Best job in the worldPublished 9:58am Saturday, June 18, 2011
Like most of you, I’ve had a number of jobs in my life.
My first was delivering the New York Daily News on the handlebars of my bicycle, and I did that for a couple years starting about the time I was 12 or 13. Every morning by 6, rain or shine, I was dropping newspapers off at the front doors of about 30 or so of my neighbors. In the summer it was nice because the sun would be up by 6 and it would already be nice and warm. During winter, well, not so much.
That was back in the days when kids not only delivered the papers but also went out on Friday afternoons to collect the subscription fee and, hopefully, a tip. Most of my customers were friendly enough, would pay on time, and usually gave a nice Christmas bonus. A couple, though, would let me have it every time I was five minutes late getting them their paper. Their irritation was almost always reflected in the size of my tip. My irritation was then reflected in how dry their papers would stay when it rained.
I always made just enough to have a few bucks in my pocket after putting the majority of my earnings into savings to buy a new bike. After months of commitment and sacrifice my hard work finally paid off, and one very proud day I rolled the Schwinn of my dreams right out of the bike shop.
I was proud as a peacock on that new 10-speed. Right up until the very moment, that is, when it was literally stolen out from under me one morning while I was delivering my papers. My great-grandmother, the only human on earth more devastated than me as a result of my great misfortune, bought me a replacement. And because she loved me so and was proud of the work I had put into earning the money to buy my own bike, it was a pretty serious upgrade.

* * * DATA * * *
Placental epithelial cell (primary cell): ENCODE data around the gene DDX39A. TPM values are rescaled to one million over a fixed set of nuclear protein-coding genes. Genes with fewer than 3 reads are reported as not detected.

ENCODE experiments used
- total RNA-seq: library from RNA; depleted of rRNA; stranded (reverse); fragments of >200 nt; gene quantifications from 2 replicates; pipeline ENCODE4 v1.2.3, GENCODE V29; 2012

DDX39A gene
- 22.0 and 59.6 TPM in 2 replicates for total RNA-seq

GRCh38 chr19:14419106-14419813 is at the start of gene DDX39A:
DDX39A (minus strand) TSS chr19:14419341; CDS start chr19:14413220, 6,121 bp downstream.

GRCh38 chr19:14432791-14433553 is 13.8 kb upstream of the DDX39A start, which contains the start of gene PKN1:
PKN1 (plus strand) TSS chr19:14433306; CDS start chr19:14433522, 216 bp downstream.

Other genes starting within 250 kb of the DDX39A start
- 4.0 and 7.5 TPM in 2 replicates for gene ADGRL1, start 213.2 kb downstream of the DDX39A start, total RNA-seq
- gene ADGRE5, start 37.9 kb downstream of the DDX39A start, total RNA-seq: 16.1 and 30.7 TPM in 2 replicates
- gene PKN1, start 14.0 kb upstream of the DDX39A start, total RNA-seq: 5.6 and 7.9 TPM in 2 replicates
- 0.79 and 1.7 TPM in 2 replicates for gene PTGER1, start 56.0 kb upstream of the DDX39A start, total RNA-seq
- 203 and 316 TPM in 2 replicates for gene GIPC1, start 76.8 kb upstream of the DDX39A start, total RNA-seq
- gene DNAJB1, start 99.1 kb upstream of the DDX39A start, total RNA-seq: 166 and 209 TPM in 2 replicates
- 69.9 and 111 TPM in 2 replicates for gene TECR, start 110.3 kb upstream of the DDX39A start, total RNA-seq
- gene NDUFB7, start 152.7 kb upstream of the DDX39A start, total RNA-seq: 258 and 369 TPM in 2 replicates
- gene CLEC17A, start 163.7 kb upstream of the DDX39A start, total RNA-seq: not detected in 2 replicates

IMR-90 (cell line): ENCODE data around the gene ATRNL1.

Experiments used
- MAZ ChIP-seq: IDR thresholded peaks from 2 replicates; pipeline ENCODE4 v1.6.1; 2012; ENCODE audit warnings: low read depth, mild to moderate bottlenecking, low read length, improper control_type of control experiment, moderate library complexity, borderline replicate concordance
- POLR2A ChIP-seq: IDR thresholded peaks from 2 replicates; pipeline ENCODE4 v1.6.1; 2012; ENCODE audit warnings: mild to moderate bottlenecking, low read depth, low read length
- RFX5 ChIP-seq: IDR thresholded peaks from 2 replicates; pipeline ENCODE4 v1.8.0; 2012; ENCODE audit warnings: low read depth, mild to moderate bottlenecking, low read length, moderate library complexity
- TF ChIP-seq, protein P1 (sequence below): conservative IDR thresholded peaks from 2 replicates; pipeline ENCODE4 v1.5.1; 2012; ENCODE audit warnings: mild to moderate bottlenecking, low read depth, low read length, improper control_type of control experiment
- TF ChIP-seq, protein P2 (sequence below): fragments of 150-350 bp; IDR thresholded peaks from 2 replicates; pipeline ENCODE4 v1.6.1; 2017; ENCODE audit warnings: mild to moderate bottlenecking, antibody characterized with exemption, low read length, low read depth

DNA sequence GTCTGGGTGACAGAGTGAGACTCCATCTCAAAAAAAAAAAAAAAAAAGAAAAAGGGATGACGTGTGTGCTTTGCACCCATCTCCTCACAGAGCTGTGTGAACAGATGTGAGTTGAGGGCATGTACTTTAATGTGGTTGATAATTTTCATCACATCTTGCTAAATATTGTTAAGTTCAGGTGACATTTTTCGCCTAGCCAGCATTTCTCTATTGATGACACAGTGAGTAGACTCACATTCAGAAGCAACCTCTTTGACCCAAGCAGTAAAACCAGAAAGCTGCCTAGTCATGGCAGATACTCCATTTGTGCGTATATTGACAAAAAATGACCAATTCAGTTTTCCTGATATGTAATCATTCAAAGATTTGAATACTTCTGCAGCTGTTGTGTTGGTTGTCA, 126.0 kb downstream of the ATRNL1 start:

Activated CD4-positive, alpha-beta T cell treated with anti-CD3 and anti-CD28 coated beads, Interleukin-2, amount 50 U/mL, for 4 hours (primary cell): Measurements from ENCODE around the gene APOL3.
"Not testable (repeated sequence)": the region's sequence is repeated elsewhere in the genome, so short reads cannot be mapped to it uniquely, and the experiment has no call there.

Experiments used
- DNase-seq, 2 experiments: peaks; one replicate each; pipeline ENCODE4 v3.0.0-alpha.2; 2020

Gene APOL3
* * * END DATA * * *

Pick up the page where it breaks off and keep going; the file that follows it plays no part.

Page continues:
All in all it was an OK job, except for Sundays. On Sunday the paper was enormous, with Parade magazine and a thousand sheets of coupons, and I had to wake up an hour earlier to stuff all that junk into my papers. Throw in all the funny papers and a big fat sports section, and it made the stack on my handlebars twice as thick and really slippery. More times than I’d care to count, I wound up sitting on the curb somewhere along Star Lane reassembling that darned pile of Sunday papers, the whole stack having slipped off my bike and into the gutter.
I probably should have taken some advice and put a basket on my bike. But 12-year-old boys did not put baskets on their bikes; 12-year-old girls did, and I’d have given the bike away before a basket was going anywhere near it.
So that was my first job, but it was far from being my last. By the time I was 21, I had done a little bit of everything — flipped burgers, cut grass, poured beer, cooked pizzas, delivered pizzas, sold encyclopedias door to door, sold insurance door to door, announced the blue-light specials at K-mart, worked in an oil refinery and washed dishes in a Chinese restaurant, for all of one night. I’ve had a couple more jobs since then too, including this one that I have now, which has brought me full circle back to the business where it all started. Some jobs were fun, some not so fun. Some were downright horrible. (See worked in an oil refinery and attention, K-mart shoppers.)
With the arrival of Father’s Day, I’ve found myself spending a lot of time this week thinking back over the various jobs I’ve had and things I’ve done over the years. Because for all the jobs I’ve had, none have brought me as much joy and satisfaction as the one I started
6½ years ago when I became a father. Make no mistake, it’s the hardest thing I’ve ever done in my life, and most days I’ll admit that I have no idea what I’m doing. But I’ve got a job that requires playing thousands of hours of catch with a 6-year-old boy who’s certain he will be the first major league pitcher to become a professional monster truck driver.
And a couple times a week I’m required to dance in the kitchen with a 3-year-old princess who’s singing “Over the Rainbow” into my ear. So while the pay stinks and the hours are terrible, it has the best benefits package of any job I’ve ever had.
So happy Father’s Day, my friends. I hope you’re enjoying the job as much as me.
TONY CLARK is the general manager and advertising director at The Tidewater News. He can be reached at firstname.lastname@example.org.